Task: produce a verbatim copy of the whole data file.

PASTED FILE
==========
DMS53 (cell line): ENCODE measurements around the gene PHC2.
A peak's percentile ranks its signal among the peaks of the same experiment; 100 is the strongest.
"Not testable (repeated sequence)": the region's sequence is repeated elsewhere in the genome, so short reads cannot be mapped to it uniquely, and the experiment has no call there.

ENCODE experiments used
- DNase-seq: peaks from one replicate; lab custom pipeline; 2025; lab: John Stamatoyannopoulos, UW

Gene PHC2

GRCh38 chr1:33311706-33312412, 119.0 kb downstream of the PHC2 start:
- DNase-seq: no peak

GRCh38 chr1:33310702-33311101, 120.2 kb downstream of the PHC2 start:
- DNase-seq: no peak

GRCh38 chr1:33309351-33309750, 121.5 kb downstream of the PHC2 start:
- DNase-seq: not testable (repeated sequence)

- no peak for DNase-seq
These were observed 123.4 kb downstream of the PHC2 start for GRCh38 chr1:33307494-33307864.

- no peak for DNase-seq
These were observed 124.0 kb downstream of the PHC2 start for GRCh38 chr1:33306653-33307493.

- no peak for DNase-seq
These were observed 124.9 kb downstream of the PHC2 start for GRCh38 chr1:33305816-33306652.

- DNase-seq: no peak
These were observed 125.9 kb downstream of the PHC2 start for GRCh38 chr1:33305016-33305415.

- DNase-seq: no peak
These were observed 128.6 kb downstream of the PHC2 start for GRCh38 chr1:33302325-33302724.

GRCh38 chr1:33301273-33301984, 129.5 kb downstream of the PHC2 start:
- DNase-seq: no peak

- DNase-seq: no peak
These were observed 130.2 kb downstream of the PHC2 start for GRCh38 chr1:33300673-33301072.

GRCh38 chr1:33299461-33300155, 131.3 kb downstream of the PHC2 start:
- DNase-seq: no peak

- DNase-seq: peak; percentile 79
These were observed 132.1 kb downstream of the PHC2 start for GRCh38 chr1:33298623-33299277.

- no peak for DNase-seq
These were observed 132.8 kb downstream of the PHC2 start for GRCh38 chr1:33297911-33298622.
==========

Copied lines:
DMS53 (cell line): ENCODE measurements around the gene PHC2.
A peak's percentile ranks its signal among the peaks of the same experiment; 100 is the strongest.
"Not testable (repeated sequence)": the region's sequence is repeated elsewhere in the genome, so short reads cannot be mapped to it uniquely, and the experiment has no call there.

ENCODE experiments used
- DNase-seq: peaks from one replicate; lab custom pipeline; 2025; lab: John Stamatoyannopoulos, UW

Gene PHC2

GRCh38 chr1:33311706-33312412, 119.0 kb downstream of the PHC2 start:
- DNase-seq: no peak

GRCh38 chr1:33310702-33311101, 120.2 kb downstream of the PHC2 start:
- DNase-seq: no peak

GRCh38 chr1:33309351-33309750, 121.5 kb downstream of the PHC2 start:
- DNase-seq: not testable (repeated sequence)

- no peak for DNase-seq
These were observed 123.4 kb downstream of the PHC2 start for GRCh38 chr1:33307494-33307864.

- no peak for DNase-seq
These were observed 124.0 kb downstream of the PHC2 start for GRCh38 chr1:33306653-33307493.

- no peak for DNase-seq
These were observed 124.9 kb downstream of the PHC2 start for GRCh38 chr1:33305816-33306652.

- DNase-seq: no peak
These were observed 125.9 kb downstream of the PHC2 start for GRCh38 chr1:33305016-33305415.

- DNase-seq: no peak
These were observed 128.6 kb downstream of the PHC2 start for GRCh38 chr1:33302325-33302724.

GRCh38 chr1:33301273-33301984, 129.5 kb downstream of the PHC2 start:
- DNase-seq: no peak

- DNase-seq: no peak
These were observed 130.2 kb downstream of the PHC2 start for GRCh38 chr1:33300673-33301072.

GRCh38 chr1:33299461-33300155, 131.3 kb downstream of the PHC2 start:
- DNase-seq: no peak

- DNase-seq: peak; percentile 79
These were observed 132.1 kb downstream of the PHC2 start for GRCh38 chr1:33298623-33299277.

- no peak for DNase-seq
These were observed 132.8 kb downstream of the PHC2 start for GRCh38 chr1:33297911-33298622.